Kids Need Free Play and Their Imagination to Build Serious Skills

It is not the strongest species that survives,
nor the most intelligent,
but the one most adaptive to change.
~~Charles Darwin


Is there more to life than PLAY? What is PLAY?

While it may be difficult for many to comprehend our line of thought process, it works for us and our children. My husband and I did not need a scientific study to validate our beliefs and approach in parenting. It was comforting however to listen to a NPR segment recently talking about the Mickey Mouse show--first aired something like 50 years ago--how they figure that moment and everything after it has changed children's lives and how they play.


Before then, a child's play involved kid’s imagination immensely since it was more about the activity than the toys involved. For my childhood, my parents did not have extra money to spare outside of daily essential. Most kids I knew used things as the props for whatever we were doing. Nowadays, toys direct the activity.

I agree I would rather kids come up with their own activities--or at least not have toys that restrain them to using it in a single specific manner only. I never really noticed it especially if you see what a toy galore our home is--but I do rather prefer their toys that aren’t so specific - you know ones where they can do all kinds of different things and let their imagination run a little bit more freely. Like art medium, lincoln logs, legos, tea sets...playing basketball or rollerblading outside or going up to a park. At times, it’s probably not so great that my little (some might argue on my wording of “little”) controlling side takes over; I’m quite sure as they get older this will change and I hope will release a bit.

My hope is that we are encouraging their imagination to run wild a bit more though. I remember as a kid playing in the woods a lot over the summer...playing along creeks and falling out of a tree or two a few times that must have had at least 10 years' worth of kids nailing wood planks onto it; building dams in a little stream a lot; petting the horses; pretending a princess in need awaiting my prince charming to sweep me off my feet...Mind you--some of these was private property and I definitely was not supposed to be there (and was run off a few times by the owner.) It's definitely not “safe” by anyone’s standards (c’mon … I fell out of a tree!) especially now.

Last week, I listened to another NPR segment relating to this under NPR - Your Health. Since references these segments won’t be there soon enough, I included below their direct links for you to ponder on:

Old-Fashioned Play Builds Serious Skills (this is the segment I wrote about)
Creative Play Makes for Kids in Control
Q&A: The Best Kind of Play for Kids

All these led me to ponder on why is work--in its current definition--an activity that does not encourage imaginative possibility. Unlike play, work is something that we generally learn to do. We can spend days and weeks learning the methodology of tennis, but we will not have a complete understanding of it until we actually play tennis. There are things one can learn, and there are things one needs to master. Play is something we need to master—the missing and essential element that complements what we learn as work. It is the continuous learning and unlearning of very simple things—play patterns—that lead to the mastery of simplicity.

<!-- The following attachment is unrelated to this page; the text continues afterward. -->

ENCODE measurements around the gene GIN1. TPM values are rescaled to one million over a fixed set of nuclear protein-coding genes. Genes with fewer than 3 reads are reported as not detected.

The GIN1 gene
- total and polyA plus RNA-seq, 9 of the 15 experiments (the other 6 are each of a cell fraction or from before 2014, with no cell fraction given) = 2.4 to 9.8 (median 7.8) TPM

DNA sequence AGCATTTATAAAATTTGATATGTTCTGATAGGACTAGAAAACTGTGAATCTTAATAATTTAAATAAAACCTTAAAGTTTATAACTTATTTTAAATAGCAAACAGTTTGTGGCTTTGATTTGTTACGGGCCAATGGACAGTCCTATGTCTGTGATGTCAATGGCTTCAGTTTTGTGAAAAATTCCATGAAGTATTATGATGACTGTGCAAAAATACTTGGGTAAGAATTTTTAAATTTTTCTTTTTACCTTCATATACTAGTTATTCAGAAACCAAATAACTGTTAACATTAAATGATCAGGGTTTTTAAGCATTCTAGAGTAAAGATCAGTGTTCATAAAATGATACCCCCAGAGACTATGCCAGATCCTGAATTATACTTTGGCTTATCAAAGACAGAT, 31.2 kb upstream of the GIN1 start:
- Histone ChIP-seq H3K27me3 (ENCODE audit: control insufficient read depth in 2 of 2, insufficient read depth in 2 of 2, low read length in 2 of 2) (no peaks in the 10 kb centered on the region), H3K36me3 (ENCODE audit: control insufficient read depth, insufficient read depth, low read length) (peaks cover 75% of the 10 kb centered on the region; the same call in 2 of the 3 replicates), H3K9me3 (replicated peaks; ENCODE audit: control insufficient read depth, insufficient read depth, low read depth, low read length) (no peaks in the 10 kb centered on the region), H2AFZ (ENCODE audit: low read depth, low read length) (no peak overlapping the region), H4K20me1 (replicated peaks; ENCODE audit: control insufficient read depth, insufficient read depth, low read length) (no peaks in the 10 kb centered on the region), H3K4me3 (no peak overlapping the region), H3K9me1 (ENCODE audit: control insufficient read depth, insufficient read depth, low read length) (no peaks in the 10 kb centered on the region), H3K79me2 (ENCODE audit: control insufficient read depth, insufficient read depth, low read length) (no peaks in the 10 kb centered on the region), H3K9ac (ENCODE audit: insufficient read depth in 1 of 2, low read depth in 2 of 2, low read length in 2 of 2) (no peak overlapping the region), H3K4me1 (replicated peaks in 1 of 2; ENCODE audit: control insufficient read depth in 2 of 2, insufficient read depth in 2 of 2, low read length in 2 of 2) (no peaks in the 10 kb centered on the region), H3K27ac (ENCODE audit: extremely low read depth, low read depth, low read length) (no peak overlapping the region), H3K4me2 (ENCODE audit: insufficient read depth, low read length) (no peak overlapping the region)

Imagine Tennis Hall of Famer Boris Becker. Now imagine his job description. Essentially it would read very much like this: “Serve an ace.” But his job requires both strategy and tactics. What is the strategic goal? Serve an ace. How does this happen? Tactical execution. The tactical execution is play. Strategy and tactics—as in imagination and creativity—are blended when you play. In this free activity of make-believe, with no time limits, play as tactical execution requires imagination. Before swinging the racket, most expert tennis players will visualize every aspect, from the plane of the racket to the opponent's court and the landing of the ball. All of this requires imagination and the ability to adapt quickly as conditions change. In play, conditions change all the time, requiring one to adapt, re-imagine, unlearn, and learn again.

In effect, this is really the primary dynamic of life: markets, industries--societies, bodies, and ecosystems all change constantly, requiring us to constantly re-imagine, unlearn, and learn, again and again. In order to meet the demands of our dynamic modern economy and society, we must learn how to unlearn.

At mid-30, I was blessed with another opportunity to learn to play with my children. I advocate free play--not just for young ones--children in all ages and especially us grown-ups. Are you ready to play?





When you want something,
all the universe conspires to help you achieve it
~~Paulo Coelho

1 encouragements:

Kaylynn's Mommy said...

Sarah, I agree with you about choosing toys that encourage a child to use their imagination! I also had the opportunity to frolick and play in the woods, creeks, and barns! I had so much fun as a child...and I didn't have many toys!

True learning-learning that is permanent and useful,that leads to intelligent action and further learning, can arise only out of the experience, interest, and concerns of the learner.
John Holt
Real heroes are men who fall, fail and are flawed, but win out in the end because they stayed true to their ideals, beliefs and commitments.
Actor Kevin Costner
 

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